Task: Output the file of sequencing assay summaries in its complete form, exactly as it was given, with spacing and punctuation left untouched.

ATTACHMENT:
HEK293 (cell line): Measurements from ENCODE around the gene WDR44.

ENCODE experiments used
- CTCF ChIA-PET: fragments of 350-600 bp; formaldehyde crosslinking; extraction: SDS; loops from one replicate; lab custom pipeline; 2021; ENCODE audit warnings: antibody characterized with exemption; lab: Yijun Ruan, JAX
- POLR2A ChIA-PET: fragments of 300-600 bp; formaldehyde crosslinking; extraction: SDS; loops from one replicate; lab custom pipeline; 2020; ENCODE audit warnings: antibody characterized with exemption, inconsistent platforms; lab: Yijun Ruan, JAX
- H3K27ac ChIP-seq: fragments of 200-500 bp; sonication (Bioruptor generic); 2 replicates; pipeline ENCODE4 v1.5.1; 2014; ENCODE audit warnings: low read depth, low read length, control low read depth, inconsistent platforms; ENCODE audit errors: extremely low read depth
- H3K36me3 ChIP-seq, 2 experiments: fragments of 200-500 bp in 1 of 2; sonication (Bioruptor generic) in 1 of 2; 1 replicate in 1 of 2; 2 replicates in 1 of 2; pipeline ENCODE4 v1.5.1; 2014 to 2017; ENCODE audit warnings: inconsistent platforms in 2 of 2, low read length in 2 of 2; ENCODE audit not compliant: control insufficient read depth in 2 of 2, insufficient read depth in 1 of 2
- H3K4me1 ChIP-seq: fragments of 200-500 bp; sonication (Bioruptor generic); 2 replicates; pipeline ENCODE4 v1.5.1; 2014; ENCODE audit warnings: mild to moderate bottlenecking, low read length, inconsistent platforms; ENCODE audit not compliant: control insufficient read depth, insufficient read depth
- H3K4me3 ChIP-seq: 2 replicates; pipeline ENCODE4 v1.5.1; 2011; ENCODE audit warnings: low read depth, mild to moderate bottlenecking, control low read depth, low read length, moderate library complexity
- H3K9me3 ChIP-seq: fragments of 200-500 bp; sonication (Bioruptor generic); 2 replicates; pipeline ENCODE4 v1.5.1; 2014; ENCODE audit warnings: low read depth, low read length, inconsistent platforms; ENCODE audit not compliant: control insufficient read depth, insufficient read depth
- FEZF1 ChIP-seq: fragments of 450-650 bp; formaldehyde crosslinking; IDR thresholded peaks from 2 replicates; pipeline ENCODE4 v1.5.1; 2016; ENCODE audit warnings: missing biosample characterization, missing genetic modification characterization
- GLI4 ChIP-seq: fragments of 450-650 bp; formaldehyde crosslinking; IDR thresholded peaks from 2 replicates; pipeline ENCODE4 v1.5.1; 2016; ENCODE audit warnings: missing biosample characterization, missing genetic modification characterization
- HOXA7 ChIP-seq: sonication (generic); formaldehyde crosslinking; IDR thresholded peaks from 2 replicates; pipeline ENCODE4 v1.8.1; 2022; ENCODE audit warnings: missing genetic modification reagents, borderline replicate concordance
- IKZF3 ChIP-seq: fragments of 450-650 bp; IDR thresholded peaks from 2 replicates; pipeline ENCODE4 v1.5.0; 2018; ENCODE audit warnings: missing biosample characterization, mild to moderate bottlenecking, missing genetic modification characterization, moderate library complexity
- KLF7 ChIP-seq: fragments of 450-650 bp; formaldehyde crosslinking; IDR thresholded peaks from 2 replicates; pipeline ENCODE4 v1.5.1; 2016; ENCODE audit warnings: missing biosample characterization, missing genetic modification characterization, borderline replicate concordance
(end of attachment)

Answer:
HEK293 (cell line): Measurements from ENCODE around the gene WDR44.

ENCODE experiments used
- CTCF ChIA-PET: fragments of 350-600 bp; formaldehyde crosslinking; extraction: SDS; loops from one replicate; lab custom pipeline; 2021; ENCODE audit warnings: antibody characterized with exemption; lab: Yijun Ruan, JAX
- POLR2A ChIA-PET: fragments of 300-600 bp; formaldehyde crosslinking; extraction: SDS; loops from one replicate; lab custom pipeline; 2020; ENCODE audit warnings: antibody characterized with exemption, inconsistent platforms; lab: Yijun Ruan, JAX
- H3K27ac ChIP-seq: fragments of 200-500 bp; sonication (Bioruptor generic); 2 replicates; pipeline ENCODE4 v1.5.1; 2014; ENCODE audit warnings: low read depth, low read length, control low read depth, inconsistent platforms; ENCODE audit errors: extremely low read depth
- H3K36me3 ChIP-seq, 2 experiments: fragments of 200-500 bp in 1 of 2; sonication (Bioruptor generic) in 1 of 2; 1 replicate in 1 of 2; 2 replicates in 1 of 2; pipeline ENCODE4 v1.5.1; 2014 to 2017; ENCODE audit warnings: inconsistent platforms in 2 of 2, low read length in 2 of 2; ENCODE audit not compliant: control insufficient read depth in 2 of 2, insufficient read depth in 1 of 2
- H3K4me1 ChIP-seq: fragments of 200-500 bp; sonication (Bioruptor generic); 2 replicates; pipeline ENCODE4 v1.5.1; 2014; ENCODE audit warnings: mild to moderate bottlenecking, low read length, inconsistent platforms; ENCODE audit not compliant: control insufficient read depth, insufficient read depth
- H3K4me3 ChIP-seq: 2 replicates; pipeline ENCODE4 v1.5.1; 2011; ENCODE audit warnings: low read depth, mild to moderate bottlenecking, control low read depth, low read length, moderate library complexity
- H3K9me3 ChIP-seq: fragments of 200-500 bp; sonication (Bioruptor generic); 2 replicates; pipeline ENCODE4 v1.5.1; 2014; ENCODE audit warnings: low read depth, low read length, inconsistent platforms; ENCODE audit not compliant: control insufficient read depth, insufficient read depth
- FEZF1 ChIP-seq: fragments of 450-650 bp; formaldehyde crosslinking; IDR thresholded peaks from 2 replicates; pipeline ENCODE4 v1.5.1; 2016; ENCODE audit warnings: missing biosample characterization, missing genetic modification characterization
- GLI4 ChIP-seq: fragments of 450-650 bp; formaldehyde crosslinking; IDR thresholded peaks from 2 replicates; pipeline ENCODE4 v1.5.1; 2016; ENCODE audit warnings: missing biosample characterization, missing genetic modification characterization
- HOXA7 ChIP-seq: sonication (generic); formaldehyde crosslinking; IDR thresholded peaks from 2 replicates; pipeline ENCODE4 v1.8.1; 2022; ENCODE audit warnings: missing genetic modification reagents, borderline replicate concordance
- IKZF3 ChIP-seq: fragments of 450-650 bp; IDR thresholded peaks from 2 replicates; pipeline ENCODE4 v1.5.0; 2018; ENCODE audit warnings: missing biosample characterization, mild to moderate bottlenecking, missing genetic modification characterization, moderate library complexity
- KLF7 ChIP-seq: fragments of 450-650 bp; formaldehyde crosslinking; IDR thresholded peaks from 2 replicates; pipeline ENCODE4 v1.5.1; 2016; ENCODE audit warnings: missing biosample characterization, missing genetic modification characterization, borderline replicate concordance